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AAVE ushers in bearish correction after mid-May rally but is it ready for an upside

AAVE ushers in bearish correction after mid-May rally but is it ready for an upside

AAVE turned out to be one of the best performing cryptocurrencies in the second half of May. It rallied by more than 80% after the May crash but it kicked off June with a slight correction.

AAVE traded at $103.50 at press time, which means it was down by roughly 17% from its 31 May high of $124. While this means that it is off to a bearish start this month, investors might be wondering whether it will soon regain its upward trajectory.

Is AAVE ghosting the bulls?

A look at AAVE’s price action may provide some clarity into its price direction. Its bearish price correction seems to be losing momentum near the RSI’s neutral level. The low selling pressure suggests that the bears might give way to the bulls once again, just as they did towards the end of May.

AAVE’s MFI is currently at 50, despite the notable downside. Meanwhile, the DMI indicator suggests that bears and bulls are currently fighting for dominance. Perhaps on-chain metrics may provide more clarity into where AAVE is headed.

AAVE’s supply on exchanges increased significantly in the last two weeks, with a notable uptick on 1 June, triggering the slight selloff. However, the same metric registered some outflows down to pre-uptick levels by 3 June. Top exchange addresses sold off some of their AAVE causing a drop from 3.02 million AAVE to 2.88 million AAVE remaining in top exchange addresses between 29 and 30 May. Not much of a change was observed to the present day.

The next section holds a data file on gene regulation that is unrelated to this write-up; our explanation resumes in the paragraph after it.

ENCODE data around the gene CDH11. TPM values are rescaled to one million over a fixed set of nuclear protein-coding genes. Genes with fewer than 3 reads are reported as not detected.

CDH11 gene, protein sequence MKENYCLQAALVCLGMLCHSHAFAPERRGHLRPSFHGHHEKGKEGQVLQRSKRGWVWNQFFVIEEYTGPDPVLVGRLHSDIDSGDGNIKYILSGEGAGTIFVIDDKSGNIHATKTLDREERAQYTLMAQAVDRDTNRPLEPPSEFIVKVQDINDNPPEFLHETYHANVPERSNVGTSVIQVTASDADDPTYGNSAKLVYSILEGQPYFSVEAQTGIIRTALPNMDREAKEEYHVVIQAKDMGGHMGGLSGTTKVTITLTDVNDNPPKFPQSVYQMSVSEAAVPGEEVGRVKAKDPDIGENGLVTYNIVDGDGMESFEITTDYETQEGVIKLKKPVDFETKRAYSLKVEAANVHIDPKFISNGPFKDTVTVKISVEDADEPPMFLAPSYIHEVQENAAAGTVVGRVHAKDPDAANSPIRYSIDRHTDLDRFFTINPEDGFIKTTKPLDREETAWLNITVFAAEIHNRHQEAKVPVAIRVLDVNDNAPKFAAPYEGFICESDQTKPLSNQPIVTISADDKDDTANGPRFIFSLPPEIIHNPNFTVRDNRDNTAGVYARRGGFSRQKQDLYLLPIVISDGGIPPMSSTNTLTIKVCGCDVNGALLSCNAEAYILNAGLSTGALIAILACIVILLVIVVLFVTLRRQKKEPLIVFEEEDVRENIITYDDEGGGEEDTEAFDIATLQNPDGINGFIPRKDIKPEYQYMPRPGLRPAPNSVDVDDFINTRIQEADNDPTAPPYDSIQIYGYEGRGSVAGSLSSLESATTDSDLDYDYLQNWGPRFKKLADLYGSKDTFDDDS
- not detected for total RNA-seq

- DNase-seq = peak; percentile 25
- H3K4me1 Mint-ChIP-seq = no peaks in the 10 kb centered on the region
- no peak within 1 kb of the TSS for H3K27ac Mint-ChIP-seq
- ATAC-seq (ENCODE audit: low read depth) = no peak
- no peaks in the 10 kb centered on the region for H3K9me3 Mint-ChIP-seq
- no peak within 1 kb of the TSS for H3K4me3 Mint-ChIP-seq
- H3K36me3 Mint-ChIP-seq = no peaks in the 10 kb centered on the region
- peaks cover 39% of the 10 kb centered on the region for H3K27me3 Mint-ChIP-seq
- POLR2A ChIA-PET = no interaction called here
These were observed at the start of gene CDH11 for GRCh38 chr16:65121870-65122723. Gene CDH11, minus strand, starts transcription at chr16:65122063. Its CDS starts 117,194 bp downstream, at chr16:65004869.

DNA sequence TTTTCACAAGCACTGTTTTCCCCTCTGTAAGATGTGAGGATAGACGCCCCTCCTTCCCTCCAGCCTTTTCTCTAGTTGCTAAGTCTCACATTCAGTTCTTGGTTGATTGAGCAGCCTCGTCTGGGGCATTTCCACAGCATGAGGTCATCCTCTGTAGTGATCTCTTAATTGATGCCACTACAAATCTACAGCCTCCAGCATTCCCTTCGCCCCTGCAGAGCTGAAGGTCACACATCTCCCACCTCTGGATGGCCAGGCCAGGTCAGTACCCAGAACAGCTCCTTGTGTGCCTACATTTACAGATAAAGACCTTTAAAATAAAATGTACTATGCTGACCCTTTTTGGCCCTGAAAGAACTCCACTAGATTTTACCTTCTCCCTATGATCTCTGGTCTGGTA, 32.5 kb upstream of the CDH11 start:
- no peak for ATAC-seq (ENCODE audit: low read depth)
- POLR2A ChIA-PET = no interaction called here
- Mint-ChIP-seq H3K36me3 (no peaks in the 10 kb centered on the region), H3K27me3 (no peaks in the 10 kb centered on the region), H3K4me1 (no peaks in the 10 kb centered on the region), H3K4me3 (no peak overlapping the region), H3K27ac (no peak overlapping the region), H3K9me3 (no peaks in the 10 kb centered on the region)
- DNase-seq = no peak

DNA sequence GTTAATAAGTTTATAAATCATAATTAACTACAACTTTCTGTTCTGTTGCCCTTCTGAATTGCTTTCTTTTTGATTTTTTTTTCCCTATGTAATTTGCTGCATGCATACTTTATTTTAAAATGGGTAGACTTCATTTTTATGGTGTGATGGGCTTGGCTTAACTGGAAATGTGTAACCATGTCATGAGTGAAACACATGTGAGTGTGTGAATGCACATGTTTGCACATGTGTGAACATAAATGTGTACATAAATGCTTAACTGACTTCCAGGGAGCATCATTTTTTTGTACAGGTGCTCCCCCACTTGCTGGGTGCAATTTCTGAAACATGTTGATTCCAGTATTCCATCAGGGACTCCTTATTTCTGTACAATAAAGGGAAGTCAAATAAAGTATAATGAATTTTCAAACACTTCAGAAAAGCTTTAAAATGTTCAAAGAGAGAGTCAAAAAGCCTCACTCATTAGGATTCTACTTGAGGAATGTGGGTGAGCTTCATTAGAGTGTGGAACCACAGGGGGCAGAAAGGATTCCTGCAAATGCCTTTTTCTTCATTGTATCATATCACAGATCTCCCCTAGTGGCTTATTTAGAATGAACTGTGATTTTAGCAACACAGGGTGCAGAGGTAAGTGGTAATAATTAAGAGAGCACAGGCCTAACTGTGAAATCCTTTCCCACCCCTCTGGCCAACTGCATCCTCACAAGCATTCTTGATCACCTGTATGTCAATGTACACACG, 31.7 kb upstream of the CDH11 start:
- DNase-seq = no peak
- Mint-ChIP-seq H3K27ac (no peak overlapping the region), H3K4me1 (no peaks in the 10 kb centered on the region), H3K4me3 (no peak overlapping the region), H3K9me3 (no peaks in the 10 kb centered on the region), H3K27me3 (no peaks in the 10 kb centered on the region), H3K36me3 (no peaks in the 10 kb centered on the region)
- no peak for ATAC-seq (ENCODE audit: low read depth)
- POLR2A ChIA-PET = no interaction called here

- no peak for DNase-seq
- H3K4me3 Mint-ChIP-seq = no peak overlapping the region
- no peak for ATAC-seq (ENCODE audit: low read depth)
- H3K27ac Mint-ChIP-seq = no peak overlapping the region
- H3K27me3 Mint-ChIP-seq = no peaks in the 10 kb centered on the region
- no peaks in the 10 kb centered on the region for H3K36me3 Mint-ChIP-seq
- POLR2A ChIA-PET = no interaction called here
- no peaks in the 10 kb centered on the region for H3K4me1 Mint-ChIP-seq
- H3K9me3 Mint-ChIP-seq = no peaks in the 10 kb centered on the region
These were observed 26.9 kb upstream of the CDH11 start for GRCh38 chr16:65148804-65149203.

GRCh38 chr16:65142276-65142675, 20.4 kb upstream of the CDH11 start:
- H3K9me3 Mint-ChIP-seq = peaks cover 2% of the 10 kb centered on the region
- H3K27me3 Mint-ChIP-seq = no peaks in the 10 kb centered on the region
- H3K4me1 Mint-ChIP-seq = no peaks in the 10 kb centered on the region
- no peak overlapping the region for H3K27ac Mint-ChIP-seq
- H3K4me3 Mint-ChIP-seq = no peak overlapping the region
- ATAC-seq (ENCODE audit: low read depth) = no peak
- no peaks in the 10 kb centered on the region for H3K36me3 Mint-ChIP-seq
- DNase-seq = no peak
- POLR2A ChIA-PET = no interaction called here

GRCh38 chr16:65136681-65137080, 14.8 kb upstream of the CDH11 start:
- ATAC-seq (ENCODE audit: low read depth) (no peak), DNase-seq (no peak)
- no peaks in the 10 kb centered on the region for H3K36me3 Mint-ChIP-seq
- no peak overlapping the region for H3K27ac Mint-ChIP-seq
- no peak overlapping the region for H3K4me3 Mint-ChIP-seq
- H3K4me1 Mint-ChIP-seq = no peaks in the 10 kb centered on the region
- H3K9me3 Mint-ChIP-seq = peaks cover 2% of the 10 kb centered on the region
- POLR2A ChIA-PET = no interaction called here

The supply held by top non-exchange addresses increased slightly from 7.57 million AAVE to 769 million AAVE between 29 May and 5 June. This suggests that non-exchange addresses have slightly increased while most of the movement took place in exchange addresses.

As far as AAVE’s supply distribution based on number of addresses is concerned, things turned out quite interesting. No changes were observed for addresses holding more than 100,000 AAVE. However, addresses holding between 10,000 and 100,000 AAVE dropped from 111 to 106 addresses between 30 May and 3 June. However, they increased from 106 to 109 between 3 June and 5 June, which means some of the addresses are re-accumulating.

Conclusion